2. Sun Cruises can also help you with reservations in the hostel (good for 25 people). the hostel charges Php500 per person for overnight stay. The hostel is quite basic, a large air-conditioned room, with plenty of  double deck beds, a shared bath,  and drinking water dispenser is provided.
  3. The buffet is the only meal provided in the tour. though there are several stores around the island, it is advised to bring food with you. In our case, we brought food and cooked in the hostel

Lobo-Laiya, Batangas biketour

It’s been 4 month since I did a biketour and I’ve been itching to do a short one before I go from a year long break for work.

Since I started doing long distance trips in 2015, I’ve heard of this famous route among mountain bikers-the laiya-lobo loop in Batangas, Southern Luzon in the Philippines.

Perhaps what makes the ride special is the coastal route and challenging off road sections of this loop…so with some friends, we decided to do this trip in a shortened fashion by starting at Lobo and ending in San Juan, Batangas.

We left Saturday early morning and took the bus  at South Station Alabang (we took the Goldstar bus and they charged Php180-ticket and bike storage included)

Starting in Batangas City Grand Terminal we headed to Lobo Batangas and passed by a Church up the hill…the climbs and pavement were fine though we got stuck when rain hit hard…

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At South Station Alabang
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At the Batangas City Grand Terminal
heading to lobo
with the gang (L-R Fechi Fajardo, Arnel Marasigan & Arnie Herrera)

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loving the climb and view
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The Statue near the Chapel 

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Good thing it was early afternoon (about 230pm) when we reached Lobo town proper and had late lunch…we got to Punta Malabrigo Beach Resort in Lobo Batangas at 5pm and enjoyed the beach.

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at the beach

 

One of the nice things in this trip is that this was the first time that we got supplies from the town market and cooked our meals (thank goodness to our companions Arnie and Fechi for cooking our dinner and breakfast the next day!)

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a well cooked meal!
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a rare unicorn! hahaha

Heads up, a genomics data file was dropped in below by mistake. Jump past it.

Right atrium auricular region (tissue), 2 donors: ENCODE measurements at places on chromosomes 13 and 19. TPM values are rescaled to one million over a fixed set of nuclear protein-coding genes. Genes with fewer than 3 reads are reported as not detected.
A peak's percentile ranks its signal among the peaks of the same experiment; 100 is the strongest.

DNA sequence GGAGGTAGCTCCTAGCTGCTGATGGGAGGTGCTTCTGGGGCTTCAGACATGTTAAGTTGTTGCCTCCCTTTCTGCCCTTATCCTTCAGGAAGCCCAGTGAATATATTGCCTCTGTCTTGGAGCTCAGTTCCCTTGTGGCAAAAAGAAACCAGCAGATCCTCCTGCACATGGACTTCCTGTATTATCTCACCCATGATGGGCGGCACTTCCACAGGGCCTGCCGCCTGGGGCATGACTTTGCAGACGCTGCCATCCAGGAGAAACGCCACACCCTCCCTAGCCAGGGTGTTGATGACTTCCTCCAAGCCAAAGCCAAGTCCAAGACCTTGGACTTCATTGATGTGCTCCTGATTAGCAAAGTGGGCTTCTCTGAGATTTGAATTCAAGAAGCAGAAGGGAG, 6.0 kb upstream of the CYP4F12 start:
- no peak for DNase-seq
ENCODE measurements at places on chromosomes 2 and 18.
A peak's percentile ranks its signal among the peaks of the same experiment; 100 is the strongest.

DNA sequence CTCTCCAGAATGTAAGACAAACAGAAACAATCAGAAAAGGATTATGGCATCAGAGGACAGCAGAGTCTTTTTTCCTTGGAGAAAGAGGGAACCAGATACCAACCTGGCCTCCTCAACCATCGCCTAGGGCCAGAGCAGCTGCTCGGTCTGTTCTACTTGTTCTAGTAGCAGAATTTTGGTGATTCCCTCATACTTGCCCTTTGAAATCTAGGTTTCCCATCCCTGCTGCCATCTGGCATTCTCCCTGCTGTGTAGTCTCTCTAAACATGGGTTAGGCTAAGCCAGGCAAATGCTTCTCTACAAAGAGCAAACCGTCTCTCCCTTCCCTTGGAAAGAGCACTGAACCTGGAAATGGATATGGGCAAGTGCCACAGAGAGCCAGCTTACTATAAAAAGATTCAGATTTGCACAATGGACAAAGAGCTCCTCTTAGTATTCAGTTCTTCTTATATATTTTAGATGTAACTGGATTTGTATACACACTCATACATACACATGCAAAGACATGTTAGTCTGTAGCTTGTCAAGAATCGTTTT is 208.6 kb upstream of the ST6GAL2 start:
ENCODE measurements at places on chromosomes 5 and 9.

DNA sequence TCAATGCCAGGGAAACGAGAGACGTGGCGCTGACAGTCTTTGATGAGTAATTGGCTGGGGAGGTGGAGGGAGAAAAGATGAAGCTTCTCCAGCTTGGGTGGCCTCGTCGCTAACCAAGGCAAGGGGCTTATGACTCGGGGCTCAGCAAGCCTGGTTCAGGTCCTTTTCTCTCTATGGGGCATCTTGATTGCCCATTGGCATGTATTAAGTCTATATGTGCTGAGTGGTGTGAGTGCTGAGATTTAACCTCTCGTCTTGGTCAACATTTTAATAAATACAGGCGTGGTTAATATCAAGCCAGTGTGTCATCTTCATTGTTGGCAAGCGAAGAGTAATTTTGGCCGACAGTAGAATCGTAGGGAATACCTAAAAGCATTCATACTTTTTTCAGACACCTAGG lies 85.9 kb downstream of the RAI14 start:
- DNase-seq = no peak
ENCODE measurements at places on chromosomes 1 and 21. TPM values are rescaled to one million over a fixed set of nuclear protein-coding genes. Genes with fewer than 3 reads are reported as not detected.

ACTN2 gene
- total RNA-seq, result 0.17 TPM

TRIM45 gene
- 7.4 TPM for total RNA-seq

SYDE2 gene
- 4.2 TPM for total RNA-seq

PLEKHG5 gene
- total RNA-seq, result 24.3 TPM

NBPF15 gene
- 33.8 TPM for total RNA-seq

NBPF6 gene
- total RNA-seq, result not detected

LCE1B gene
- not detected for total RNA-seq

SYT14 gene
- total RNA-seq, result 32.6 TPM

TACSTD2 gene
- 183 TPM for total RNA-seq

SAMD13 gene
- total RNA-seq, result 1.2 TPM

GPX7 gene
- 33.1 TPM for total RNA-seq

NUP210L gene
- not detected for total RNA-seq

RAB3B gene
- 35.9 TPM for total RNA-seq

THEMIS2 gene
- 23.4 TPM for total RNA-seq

The next day, we headed to Laiya and this is where the (off road) adventure began…

The Malabrigo Lighthouse, Lobo Batangas

Aside from brutal climbs, we had to contend with off road terrain but we were rewarded with a great coastline view of this place. Though weather was generally pleasant there were stretches where we needed to stop and take a break from the intense heat…

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Loving that climb

Off road cycling (Courtesy of Fechi Fajardo)

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With Fellow Surly fffinas member- Jong who did a camping trip with his son
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Lunch
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Finally at Laiya!
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Loading our bikes at the Alps Bus

We were able to reach San Juan Batangas around 430pm and took the bus at the Alps Station and got back to Alabang around 730 in the evening.

Though we only traveled 110km in total, the off road section which spanned about 20-25km was a great but physically challenging experience and I look forward to doing more off road tours in the future.

Ride Notes:

  1. Many recommend the full loop which is about 270-300km if coming from Manila (distance depends on where you’re coming from) but I believe the off road sections will definitely be a test of physical endurance as the terrain can vary from light to harsh (fireroads, rocky paths filled with goatheads which are notorious in causing flats and even unfinished pavement). Therefore, it is strategic to get to Batangas City or San Juan via bus to conserve that needed energy for the climbs and off road sections.
  2. Very few stores can be seen along the way and therefore it is important to stock on water and small snack items to keep you going.
  3. Punta Malabrigo Beach resort charges 2500 for a night good for 4 people in its cottage. You could also camp for a cheaper rate as they have a wide variety of options. We just got a room since weather wasn’t really all sunny.
  4. There are very few restaurants along the way and it’s advisable to get food to cook from the public market in Lobo Town Proper.
  5. Suspension forks will be a great plus as the rocky terrain will definitely shake your body during the trip.

Here’s the strava route of our trip if you’re interested in doing this as well

https://www.strava.com/activities/1143153528

Surly Troll Single Speed Trail Build

After touring the Philippines by bike (which you can read stuff about the tour here by the way https://pedalpowerphilippines.com/2017/04/05/biketouring-the-philippines-preliminaries-and-leg-1-manila-to-matnog-sorsogon/), i decided to take a rest from long distance cycling and for three months, I’ve taken shorts trips around the metro.